Controversy Over Irradiation of Food

Controversy Over Irradiation of Food

Schools are not even required to inform students and parents that they are using irradiated beef. Current FDA regulations only require that irradiated food be identified as irradiated when it is sold to the original customer. Restaurants and institutional cafeterias can use irradiated food without warning their customers. However, the USDA ruling has had little effect. Despite the fact that irradiated ground beef is being heavily promoted by the USDA and major food companies, almost no school districts are currently serving it in their cafeterias. High prices and possibly the fear of citizen complaints have stopped most schools from using any irradiated beef. Food irradiation continues to be a very controversial technology, and most consumers still reject it for many reasons.
This research paper is designed to analyze the technology of food irradiation. The advantages and drawbacks of food irradiation will be researched. Any unknown dangers that may occur due to the use or misuse of the technology will be discovered. A decision on whether food should be irradiated will be made.
Food irradiation involves the use of ionizing radiation on a food product. The radiation can be used to kill some or all of the viruses, bacteria, insects, and fungi in food. Irradiation can also be used to preserve food for a long period of time. It can delay the ripening of some fruits and vegetables.
Three different processes and three different levels of radiation are currently used on food. The three levels used are radurization, radicidation, and radappertization. Radurization involves a low dose of radiation (around 0.5 kiloGrays to 10 kiloGrays). These low levels of radiation are commonly used on foods that are alkaline and moist, such as meat and fish. Radurization is designed to kill the organisms that cause meat and fish to spoil, but the doses involved in this process are usually not sufficient to kill most organisms that cause food borne illnesses. Radicidation involves a dose of radiation that is between 3 kiloGrays and 10 kiloGrays. This level of radiation can be used to kill many types of viruses and bacteria. However, the doses that are used in radiciation are still not high enough to kill spores and many resistant types of bacteria. The bacteria that cause salmonella and botulism can survive at these radiation levels. The radiation levels used in radicidation are also high enough to cause chemical changes in food. Radappertization involves very high doses of radiation (around 25 to 60 kiloGrays). These doses are enough to completely kill nearly all of the bacteria that inhabit an item of food. Botulism and salmonella bacteria are killed at these radiation levels, and the amounts of bacteria that are left on the food product are usually low enough for the food to be considered clinically sterile. Radappertization is not usually used on food, and it is currently illegal to use this process on most types of food in most countries (Cutter, 2000).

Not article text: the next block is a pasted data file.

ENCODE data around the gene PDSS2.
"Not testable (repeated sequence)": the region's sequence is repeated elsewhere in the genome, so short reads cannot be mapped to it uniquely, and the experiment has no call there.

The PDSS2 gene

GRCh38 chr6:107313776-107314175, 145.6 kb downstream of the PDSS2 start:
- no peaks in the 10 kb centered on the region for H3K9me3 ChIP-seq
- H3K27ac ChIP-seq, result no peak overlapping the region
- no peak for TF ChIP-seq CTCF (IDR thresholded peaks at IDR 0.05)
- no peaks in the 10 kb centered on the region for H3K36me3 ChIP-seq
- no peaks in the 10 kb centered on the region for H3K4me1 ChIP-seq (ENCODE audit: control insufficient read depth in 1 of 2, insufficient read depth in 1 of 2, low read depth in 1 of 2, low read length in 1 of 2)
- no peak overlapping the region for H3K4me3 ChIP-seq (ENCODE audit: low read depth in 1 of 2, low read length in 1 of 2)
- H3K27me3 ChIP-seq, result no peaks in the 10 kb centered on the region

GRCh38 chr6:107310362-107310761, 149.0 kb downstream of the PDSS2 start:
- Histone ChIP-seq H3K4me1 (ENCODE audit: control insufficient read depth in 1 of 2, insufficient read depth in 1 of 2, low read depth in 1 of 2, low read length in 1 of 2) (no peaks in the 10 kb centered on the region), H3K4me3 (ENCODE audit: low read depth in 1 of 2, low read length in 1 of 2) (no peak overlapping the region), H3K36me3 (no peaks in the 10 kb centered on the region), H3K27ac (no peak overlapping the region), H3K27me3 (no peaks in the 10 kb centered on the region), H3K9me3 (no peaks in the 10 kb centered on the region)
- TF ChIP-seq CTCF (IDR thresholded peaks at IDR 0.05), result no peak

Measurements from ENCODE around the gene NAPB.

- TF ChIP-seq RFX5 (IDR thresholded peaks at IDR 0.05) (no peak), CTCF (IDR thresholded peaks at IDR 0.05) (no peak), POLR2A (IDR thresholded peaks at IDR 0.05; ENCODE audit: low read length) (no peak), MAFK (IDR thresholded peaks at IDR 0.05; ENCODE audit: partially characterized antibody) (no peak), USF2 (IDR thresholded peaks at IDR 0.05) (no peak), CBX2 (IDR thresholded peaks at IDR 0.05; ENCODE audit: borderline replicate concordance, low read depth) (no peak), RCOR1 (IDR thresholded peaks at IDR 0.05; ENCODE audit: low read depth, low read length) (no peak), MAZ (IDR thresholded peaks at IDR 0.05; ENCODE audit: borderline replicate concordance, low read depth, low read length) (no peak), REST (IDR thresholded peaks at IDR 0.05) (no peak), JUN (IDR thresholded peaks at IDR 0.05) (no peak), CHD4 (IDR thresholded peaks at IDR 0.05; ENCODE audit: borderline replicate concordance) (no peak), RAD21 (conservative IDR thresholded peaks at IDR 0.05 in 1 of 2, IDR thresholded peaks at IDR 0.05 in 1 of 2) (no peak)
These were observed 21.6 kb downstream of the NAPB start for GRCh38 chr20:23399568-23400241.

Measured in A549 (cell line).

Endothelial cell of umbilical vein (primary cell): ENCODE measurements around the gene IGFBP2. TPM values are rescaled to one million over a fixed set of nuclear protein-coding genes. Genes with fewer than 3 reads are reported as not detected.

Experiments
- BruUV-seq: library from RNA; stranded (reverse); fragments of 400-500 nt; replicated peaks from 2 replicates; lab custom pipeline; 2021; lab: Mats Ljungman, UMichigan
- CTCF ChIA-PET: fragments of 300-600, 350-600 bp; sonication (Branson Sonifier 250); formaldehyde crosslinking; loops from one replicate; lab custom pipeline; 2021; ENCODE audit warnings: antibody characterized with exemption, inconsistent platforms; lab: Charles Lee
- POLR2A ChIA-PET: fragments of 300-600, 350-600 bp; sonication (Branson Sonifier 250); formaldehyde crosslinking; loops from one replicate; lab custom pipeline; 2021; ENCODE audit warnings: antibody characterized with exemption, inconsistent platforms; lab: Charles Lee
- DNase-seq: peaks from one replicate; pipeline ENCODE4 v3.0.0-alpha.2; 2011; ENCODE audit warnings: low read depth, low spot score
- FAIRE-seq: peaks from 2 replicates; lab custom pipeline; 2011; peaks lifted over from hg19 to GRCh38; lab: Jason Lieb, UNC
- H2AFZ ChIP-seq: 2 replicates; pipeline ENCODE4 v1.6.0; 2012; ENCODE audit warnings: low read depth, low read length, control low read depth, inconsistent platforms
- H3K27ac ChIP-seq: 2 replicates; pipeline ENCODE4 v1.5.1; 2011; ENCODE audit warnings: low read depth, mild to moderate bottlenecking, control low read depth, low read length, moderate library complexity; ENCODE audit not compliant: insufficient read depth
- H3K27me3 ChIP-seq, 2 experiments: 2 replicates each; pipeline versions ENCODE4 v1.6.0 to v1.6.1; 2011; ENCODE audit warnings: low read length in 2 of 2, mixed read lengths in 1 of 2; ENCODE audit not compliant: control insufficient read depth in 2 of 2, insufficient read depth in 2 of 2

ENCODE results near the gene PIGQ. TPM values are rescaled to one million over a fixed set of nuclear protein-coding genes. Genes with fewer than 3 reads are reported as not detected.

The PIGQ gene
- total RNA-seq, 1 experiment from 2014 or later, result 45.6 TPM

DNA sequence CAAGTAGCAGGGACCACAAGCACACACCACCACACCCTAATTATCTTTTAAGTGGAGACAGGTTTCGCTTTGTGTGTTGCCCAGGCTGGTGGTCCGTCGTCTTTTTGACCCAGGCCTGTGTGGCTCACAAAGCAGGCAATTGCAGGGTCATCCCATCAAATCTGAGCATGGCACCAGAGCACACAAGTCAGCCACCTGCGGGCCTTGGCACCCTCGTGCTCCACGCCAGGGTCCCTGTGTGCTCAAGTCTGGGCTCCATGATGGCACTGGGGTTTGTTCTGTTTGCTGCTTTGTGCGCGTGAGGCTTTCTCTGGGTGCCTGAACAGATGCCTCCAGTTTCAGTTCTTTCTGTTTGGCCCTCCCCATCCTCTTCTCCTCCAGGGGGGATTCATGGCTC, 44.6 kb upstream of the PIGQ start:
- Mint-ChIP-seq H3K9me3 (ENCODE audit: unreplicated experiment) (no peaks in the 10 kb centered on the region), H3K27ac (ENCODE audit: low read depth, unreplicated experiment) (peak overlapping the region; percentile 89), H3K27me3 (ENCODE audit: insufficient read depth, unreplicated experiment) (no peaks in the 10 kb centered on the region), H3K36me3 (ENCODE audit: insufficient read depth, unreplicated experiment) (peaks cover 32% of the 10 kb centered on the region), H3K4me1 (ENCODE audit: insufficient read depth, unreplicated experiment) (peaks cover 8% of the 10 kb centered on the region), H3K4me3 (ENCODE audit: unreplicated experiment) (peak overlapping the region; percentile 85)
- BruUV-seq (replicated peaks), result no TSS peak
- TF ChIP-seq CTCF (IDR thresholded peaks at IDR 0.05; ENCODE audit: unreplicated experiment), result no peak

There are also three different processes that have been currently approved to be used to irradiate food. These are electron beam, or e-beam, irradiation, gamma irradiation, and X-ray irradiation. The process of electron beam irradiation involves exposing food to a beam of electrons that have been accelerated to high speeds by a linear

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